Housing is another area where no federal law expressly protects LBGTQ people from discrimination. The U.S. Department of Housing and Urban Development (HUD) currently interprets the prohibition against discrimination on the basis of sex in the Fair Housing Act as offering protection to those facing discrimination because of their gender identity or sexual orientation. All housing programs receiving federal funds are required to follow this anti-discrimination guideline. However, there is no law protecting LGBTQ people in housing situations not involving funding from the federal government.
Legal rights for LGBTQ people serving in the military have been an ongoing issue as well. The discriminatory “Don’t Ask, Don’t Tell” policy, which first took effect in the 1990s, was repealed in 2011. However, the estimated 15,500 transgender service members currently serving in the armed forces are not necessarily safe, as they cannot be open about their gender identity.
LGBTQ Health-Care Challenges
The Affordable Care Act (ACA) addressed many health-care issues faced by LGBTQ individuals. The law mandated that health programs and facilities (including hospitals, doctor’s offices, and veterans’ health centers) receiving federal funds cannot discriminate based on a person’s gender identity or sexual orientation. The law also declared that health insurers can no longer refuse to pay for treatments for preexisting conditions. The ACA also stopped insurers from refusing to issue policies to people with preexisting conditions or charging higher prices for them. Transgender individuals are now able to access health insurance and pursue treatment as they deem appropriate.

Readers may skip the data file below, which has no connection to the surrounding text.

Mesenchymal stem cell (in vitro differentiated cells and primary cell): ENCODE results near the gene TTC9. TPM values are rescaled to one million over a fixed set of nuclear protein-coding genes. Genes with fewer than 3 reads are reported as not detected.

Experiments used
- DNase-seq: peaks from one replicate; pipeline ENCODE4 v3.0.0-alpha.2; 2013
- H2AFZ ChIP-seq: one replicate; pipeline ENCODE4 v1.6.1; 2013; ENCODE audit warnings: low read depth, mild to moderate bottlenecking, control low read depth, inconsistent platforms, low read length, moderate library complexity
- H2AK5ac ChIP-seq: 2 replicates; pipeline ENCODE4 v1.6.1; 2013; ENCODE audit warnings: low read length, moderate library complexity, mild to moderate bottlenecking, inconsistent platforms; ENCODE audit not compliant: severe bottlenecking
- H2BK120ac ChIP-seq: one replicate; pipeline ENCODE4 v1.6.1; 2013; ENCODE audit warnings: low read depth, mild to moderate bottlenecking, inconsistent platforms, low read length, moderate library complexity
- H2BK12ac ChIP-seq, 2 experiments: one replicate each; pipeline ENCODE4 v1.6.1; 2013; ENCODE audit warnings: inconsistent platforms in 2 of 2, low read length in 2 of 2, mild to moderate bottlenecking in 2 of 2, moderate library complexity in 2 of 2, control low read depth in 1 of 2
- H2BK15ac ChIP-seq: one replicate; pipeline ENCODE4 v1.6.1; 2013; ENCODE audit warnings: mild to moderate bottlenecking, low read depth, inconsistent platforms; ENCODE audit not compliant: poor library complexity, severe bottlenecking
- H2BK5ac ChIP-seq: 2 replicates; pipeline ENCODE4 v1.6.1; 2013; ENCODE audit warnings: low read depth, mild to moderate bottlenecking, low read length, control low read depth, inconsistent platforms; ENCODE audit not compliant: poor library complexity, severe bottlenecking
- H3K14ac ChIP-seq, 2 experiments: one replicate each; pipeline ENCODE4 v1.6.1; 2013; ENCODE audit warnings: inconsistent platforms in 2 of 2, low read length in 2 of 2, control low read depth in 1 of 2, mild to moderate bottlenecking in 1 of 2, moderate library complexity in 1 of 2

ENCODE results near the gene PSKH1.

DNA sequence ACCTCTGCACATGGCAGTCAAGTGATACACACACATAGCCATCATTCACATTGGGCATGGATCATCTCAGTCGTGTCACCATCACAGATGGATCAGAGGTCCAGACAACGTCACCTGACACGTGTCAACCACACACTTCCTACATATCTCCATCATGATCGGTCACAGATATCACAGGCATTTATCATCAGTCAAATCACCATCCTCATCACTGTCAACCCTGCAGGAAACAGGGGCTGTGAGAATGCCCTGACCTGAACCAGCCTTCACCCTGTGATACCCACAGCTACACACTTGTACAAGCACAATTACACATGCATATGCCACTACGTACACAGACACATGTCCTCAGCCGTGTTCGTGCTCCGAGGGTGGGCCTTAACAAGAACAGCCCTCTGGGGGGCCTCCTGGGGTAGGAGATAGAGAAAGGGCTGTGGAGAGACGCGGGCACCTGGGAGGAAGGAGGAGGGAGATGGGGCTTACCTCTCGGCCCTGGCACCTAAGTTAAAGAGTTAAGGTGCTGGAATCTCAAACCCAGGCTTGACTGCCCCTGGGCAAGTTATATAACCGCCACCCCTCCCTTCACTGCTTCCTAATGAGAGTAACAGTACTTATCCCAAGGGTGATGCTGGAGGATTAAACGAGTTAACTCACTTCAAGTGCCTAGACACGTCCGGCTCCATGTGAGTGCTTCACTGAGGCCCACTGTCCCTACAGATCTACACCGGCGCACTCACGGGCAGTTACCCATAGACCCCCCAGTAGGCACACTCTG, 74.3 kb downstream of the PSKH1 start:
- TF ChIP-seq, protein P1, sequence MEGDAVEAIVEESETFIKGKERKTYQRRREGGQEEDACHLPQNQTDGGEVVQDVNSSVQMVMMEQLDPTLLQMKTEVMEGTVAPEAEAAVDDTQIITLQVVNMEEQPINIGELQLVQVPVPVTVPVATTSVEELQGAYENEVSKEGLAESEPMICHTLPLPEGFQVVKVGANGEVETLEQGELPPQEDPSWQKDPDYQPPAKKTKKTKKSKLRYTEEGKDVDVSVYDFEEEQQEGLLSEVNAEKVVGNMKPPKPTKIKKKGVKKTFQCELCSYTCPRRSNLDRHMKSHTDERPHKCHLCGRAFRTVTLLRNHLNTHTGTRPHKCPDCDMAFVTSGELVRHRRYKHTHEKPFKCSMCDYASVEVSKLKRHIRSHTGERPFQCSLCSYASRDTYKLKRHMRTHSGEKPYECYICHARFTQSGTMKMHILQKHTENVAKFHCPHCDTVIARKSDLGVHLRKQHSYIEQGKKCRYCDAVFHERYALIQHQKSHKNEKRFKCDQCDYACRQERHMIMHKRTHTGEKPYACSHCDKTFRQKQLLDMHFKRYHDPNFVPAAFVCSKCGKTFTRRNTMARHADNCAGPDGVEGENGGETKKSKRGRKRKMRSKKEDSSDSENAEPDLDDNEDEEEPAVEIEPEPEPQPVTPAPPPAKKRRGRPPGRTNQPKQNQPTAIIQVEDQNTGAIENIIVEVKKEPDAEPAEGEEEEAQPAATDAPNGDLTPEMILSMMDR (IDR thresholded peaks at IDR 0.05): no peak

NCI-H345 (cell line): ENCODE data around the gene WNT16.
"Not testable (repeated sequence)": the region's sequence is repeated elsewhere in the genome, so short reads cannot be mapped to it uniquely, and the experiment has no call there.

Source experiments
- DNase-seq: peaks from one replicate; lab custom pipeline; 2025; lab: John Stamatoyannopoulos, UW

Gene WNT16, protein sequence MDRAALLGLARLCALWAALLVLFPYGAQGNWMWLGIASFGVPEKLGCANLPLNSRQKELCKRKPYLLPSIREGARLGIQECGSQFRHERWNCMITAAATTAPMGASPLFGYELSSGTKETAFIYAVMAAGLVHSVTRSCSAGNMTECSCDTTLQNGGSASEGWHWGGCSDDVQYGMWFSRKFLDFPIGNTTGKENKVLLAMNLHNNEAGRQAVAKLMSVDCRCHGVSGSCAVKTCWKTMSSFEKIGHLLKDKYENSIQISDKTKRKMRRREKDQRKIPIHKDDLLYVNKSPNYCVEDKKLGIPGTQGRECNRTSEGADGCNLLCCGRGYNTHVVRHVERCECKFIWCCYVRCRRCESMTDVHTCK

However, LGBTQ individuals and the community at large continue to face discrimination surrounding the treatment of HIV and AIDS. HIV-positive individuals, a disproportionate number of whom are LGBTQ individuals, can still encounter barriers to receiving adequate care, and some states have laws criminalizing HIV transmission.
Family Law and Divorce
- Foster and Adoption Laws: The Movement Advancement Project provides a state-by-state breakdown of foster care and adoption laws.
- Same-Sex Parents Still Face Legal Complications: Legalizing same-sex marriage didn’t correct the differing state laws affecting custody issues for children of same-sex couples. This New York Times article tracks the problems faced by some couples.
- What to Know About Same-Sex Adoption Laws in the U.S.: The website Considering Adoption details how the Obergefell decision impacted adoption for same-sex couples and details the remaining challenges.
- Same-Sex Divorce Poses Complications for Some Splitting Couples: Same-sex couples going through a divorce can face added challenges, like the fact that their marriage might have only been legal after Obergefell but the couple was functionally married for years or decades before then.
- Child Custody and Visitation Issues for Lesbian, Gay, Bisexual, and Transgender Parents in Florida: The National Center for Lesbian Rights put together a comprehensive guide for child custody issues faced by LGBTQ parents in Florida.